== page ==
Photo project to save endangered species, started at Lincoln Children’s Zoo, celebrates 15 years

Lincoln native, Joel Sartore, started the National Geographic Photo Ark to raise awareness towards endangered species, and document every animal living in the w
Published: Aug. 10, 2021 at 8:55 AM CDT
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LINCOLN, Neb. (KOLN) - Lincoln native, Joel Sartore, started the National Geographic Photo Ark to raise awareness toward endangered species and document every animal living in the worlds zoo’s and wildlife sanctuaries.

On Monday, the project, which began in the Capital City and has amassed 1.5 million Instagram followers, celebrated 15 years since it’s creation.

The naked mole rat was the first animal to be featured in the project, but it’s not the only animal that’s been featured at the Lincoln Children’s Zoo. Others include reptiles, birds and flamingos.

They’re included in about 11,000 species which have been documented by Sartore in the last 15 years.

For Lincoln, the project serves as a way to measure how far the Lincoln Children’s Zoo has developed over the years.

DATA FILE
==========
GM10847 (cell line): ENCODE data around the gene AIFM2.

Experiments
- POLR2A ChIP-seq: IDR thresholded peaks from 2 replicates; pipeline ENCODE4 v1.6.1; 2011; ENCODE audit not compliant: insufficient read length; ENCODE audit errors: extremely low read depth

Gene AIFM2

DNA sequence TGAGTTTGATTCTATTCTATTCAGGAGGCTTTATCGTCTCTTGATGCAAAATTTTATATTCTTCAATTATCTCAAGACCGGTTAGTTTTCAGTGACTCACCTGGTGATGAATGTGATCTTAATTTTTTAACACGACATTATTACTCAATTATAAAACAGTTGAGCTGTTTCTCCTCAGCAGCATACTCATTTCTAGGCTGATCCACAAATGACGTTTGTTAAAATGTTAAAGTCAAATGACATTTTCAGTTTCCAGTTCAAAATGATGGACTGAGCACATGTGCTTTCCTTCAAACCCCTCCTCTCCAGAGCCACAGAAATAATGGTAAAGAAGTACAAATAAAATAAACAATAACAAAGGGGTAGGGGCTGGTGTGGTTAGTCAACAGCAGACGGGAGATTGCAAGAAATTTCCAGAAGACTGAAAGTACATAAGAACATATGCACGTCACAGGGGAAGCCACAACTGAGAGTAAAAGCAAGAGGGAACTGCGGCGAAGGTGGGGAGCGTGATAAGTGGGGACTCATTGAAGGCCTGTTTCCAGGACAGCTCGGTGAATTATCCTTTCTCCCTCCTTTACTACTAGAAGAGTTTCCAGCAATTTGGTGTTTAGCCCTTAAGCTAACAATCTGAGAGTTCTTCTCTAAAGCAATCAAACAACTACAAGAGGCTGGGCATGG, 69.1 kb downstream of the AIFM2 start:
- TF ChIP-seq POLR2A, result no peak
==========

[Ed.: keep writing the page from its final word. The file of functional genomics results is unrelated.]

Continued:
“We are just delighted that the zoo got it started for all the zoo’s in the country, helping zoo’s around the world to help save wildlife,” Chapo said. “We’ve had Lincoln Children’s Zoo images go global, we’ve been on the front page of National Geographic, we’ve had stars here, front page animals here in Lincoln, photographs here that have gone global, touched lives and touched hearts.”

Those images used in Photo Ark have been added throughout the Lincoln Children’s Zoo.

Chapo said not every person has access to every zoo or is able to travel, so the images serve an important purpose in showing off the animals who need protected.

“That’s why the Photo Ark is so important,” said John Chapo, president of the Lincoln Children’s Zoo. “It’s connections. It’s looking in the eyes of the animals because they are disappearing. They are vanishing from this beautiful world and we all need to have a strong compassion for these animals.”

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